According to the efficient market hypothesis, new information (e.g. earnings beat) will be  priced in instantaneously. However, as a result of the disposition effect, share prices do not  adjust to the new reasonable price level as quickly as would be envisaged in an ideal state. Under certain conditions, investors may under-react to new information, resulting in a slower price  adjustment, making returns more predictable. 

We discuss the impact of new information in different ways:  

1) High CGO & High SUE: This means the new information is positive, and most buyers  have already made profits. In this case, investors tend to sell their stocks to lock in profit, creating  selling pressure. However, due to the unexpected earnings, the price will finally go up until the new  information is price-in. This is a strong trend because the new information is not immediately price in.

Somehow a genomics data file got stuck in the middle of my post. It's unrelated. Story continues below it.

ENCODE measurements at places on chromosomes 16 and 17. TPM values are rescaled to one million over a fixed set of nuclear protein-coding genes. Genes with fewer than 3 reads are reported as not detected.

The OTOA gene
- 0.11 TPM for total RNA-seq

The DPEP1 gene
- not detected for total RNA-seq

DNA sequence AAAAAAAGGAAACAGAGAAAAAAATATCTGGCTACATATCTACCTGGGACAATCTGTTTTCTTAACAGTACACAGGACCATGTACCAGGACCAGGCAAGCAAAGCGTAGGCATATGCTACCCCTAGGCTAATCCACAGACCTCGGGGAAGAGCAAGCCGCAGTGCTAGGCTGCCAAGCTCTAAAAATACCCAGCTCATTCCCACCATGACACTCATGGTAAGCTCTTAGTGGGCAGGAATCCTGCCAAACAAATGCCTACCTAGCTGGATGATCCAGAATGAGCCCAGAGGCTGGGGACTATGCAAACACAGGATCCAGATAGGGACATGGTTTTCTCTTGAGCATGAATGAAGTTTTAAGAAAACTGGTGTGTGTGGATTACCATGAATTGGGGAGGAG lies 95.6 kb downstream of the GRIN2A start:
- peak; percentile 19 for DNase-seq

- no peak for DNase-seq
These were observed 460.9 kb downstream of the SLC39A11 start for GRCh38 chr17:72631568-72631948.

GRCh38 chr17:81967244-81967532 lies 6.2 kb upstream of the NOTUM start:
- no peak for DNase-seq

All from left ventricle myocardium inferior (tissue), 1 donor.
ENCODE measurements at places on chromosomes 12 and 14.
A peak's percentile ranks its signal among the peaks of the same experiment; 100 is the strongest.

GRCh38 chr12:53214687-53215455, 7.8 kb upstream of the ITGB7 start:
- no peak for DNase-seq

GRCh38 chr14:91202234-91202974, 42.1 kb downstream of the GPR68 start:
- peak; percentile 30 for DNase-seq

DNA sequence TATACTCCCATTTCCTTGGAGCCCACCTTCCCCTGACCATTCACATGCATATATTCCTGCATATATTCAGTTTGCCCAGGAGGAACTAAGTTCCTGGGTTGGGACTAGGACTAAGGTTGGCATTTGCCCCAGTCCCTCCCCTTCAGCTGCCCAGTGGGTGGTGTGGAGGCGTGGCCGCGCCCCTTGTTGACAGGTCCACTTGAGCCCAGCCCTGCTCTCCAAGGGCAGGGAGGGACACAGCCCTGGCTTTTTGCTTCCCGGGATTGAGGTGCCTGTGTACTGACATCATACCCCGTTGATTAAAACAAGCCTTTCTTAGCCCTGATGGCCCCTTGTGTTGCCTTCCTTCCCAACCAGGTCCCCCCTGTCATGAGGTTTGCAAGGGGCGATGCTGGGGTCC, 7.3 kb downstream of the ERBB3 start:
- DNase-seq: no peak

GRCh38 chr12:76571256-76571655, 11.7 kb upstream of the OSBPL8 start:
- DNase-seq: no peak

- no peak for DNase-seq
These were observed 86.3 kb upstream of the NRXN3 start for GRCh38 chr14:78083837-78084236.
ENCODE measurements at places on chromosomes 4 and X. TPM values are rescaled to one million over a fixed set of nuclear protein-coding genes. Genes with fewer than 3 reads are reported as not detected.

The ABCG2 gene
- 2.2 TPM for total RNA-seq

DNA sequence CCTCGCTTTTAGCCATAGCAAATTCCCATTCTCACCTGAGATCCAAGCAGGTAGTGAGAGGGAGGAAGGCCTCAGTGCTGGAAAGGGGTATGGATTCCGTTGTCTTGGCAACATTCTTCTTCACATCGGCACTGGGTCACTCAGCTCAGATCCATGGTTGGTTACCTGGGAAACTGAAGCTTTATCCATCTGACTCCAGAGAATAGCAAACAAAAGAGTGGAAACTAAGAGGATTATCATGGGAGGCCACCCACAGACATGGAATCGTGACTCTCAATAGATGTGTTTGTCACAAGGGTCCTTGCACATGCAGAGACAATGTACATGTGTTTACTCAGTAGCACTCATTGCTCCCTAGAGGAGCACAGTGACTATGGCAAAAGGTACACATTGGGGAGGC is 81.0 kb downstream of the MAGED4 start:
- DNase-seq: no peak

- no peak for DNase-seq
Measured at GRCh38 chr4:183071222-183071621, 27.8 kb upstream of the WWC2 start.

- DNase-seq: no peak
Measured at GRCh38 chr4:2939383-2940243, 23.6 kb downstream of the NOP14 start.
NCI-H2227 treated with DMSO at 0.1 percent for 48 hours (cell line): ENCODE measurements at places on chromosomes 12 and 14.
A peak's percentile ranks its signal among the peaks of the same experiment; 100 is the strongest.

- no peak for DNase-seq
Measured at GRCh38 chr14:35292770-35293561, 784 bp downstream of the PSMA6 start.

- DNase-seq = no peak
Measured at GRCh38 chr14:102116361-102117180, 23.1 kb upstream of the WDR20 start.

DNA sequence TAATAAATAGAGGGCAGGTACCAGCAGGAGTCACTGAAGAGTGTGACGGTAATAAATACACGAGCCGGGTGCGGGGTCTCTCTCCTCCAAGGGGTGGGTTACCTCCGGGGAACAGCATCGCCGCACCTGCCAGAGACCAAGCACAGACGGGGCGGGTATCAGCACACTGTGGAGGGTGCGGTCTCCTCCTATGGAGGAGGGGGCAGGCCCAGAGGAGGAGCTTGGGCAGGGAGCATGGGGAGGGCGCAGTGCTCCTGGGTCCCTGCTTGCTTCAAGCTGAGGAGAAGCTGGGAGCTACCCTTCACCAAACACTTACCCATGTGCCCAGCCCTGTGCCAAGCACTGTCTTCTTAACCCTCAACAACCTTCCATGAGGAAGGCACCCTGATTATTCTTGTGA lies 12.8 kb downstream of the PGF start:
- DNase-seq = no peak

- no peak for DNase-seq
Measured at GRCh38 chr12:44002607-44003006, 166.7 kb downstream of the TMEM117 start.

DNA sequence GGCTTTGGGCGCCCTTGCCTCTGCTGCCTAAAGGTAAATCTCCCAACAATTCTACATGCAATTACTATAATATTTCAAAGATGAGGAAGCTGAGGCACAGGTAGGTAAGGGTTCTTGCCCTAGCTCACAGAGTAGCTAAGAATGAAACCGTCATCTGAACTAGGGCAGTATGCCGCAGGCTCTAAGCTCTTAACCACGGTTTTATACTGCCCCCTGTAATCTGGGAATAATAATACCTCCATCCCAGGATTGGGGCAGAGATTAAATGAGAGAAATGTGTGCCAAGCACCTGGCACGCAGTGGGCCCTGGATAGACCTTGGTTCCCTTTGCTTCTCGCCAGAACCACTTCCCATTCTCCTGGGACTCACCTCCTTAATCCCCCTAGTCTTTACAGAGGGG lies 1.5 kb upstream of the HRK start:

2) High CGO & Low SUE: This means the new information is negative, and most buyers  have already made profits. In this case, investors tend to sell their stocks quickly to lock in the profit,  the new information will be quickly priced-in and go down quickly. The opportunity here is smaller  because the price response is fast. 

3) Low CGO & High SUE: This means the new information is positive, but most buyers are  losing. In this case, investors tend to continue to hold their stock, hoping to make profit, reducing  the supply of the stock. However the demand for the stock is high due to high unexpected earnings,  so the price will quickly go up until the new information is price-in. 

4) Low CGO & Low SUE: This means the new information is negative, but most buyers are  losing. In this case, investors tend to continue to hold their stock, hoping to make profit, reducing  the supply of the stock, so the price will slowly go down until the new information is price-in.